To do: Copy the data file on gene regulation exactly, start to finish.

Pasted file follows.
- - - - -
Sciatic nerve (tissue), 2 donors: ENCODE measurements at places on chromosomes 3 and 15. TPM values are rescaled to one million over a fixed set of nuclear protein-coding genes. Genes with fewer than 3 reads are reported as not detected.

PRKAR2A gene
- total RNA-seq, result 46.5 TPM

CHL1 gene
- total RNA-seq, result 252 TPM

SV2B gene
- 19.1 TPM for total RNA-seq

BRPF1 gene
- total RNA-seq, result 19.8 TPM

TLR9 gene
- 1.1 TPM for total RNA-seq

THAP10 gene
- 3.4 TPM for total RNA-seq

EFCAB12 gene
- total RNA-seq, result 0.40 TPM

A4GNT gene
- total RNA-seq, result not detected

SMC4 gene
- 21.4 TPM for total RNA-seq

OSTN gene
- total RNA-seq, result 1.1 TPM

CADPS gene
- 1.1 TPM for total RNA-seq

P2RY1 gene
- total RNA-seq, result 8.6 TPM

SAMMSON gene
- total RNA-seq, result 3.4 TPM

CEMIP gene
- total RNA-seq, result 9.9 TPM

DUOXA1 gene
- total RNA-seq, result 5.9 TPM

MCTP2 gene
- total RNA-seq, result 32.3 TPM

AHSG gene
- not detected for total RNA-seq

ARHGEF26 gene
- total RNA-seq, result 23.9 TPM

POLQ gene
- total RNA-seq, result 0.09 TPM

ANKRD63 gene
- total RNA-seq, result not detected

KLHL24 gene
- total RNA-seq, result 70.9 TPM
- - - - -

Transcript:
Sciatic nerve (tissue), 2 donors: ENCODE measurements at places on chromosomes 3 and 15. TPM values are rescaled to one million over a fixed set of nuclear protein-coding genes. Genes with fewer than 3 reads are reported as not detected.

PRKAR2A gene
- total RNA-seq, result 46.5 TPM

CHL1 gene
- total RNA-seq, result 252 TPM

SV2B gene
- 19.1 TPM for total RNA-seq

BRPF1 gene
- total RNA-seq, result 19.8 TPM

TLR9 gene
- 1.1 TPM for total RNA-seq

THAP10 gene
- 3.4 TPM for total RNA-seq

EFCAB12 gene
- total RNA-seq, result 0.40 TPM

A4GNT gene
- total RNA-seq, result not detected

SMC4 gene
- 21.4 TPM for total RNA-seq

OSTN gene
- total RNA-seq, result 1.1 TPM

CADPS gene
- 1.1 TPM for total RNA-seq

P2RY1 gene
- total RNA-seq, result 8.6 TPM

SAMMSON gene
- total RNA-seq, result 3.4 TPM

CEMIP gene
- total RNA-seq, result 9.9 TPM

DUOXA1 gene
- total RNA-seq, result 5.9 TPM

MCTP2 gene
- total RNA-seq, result 32.3 TPM

AHSG gene
- not detected for total RNA-seq

ARHGEF26 gene
- total RNA-seq, result 23.9 TPM

POLQ gene
- total RNA-seq, result 0.09 TPM

ANKRD63 gene
- total RNA-seq, result not detected

KLHL24 gene
- total RNA-seq, result 70.9 TPM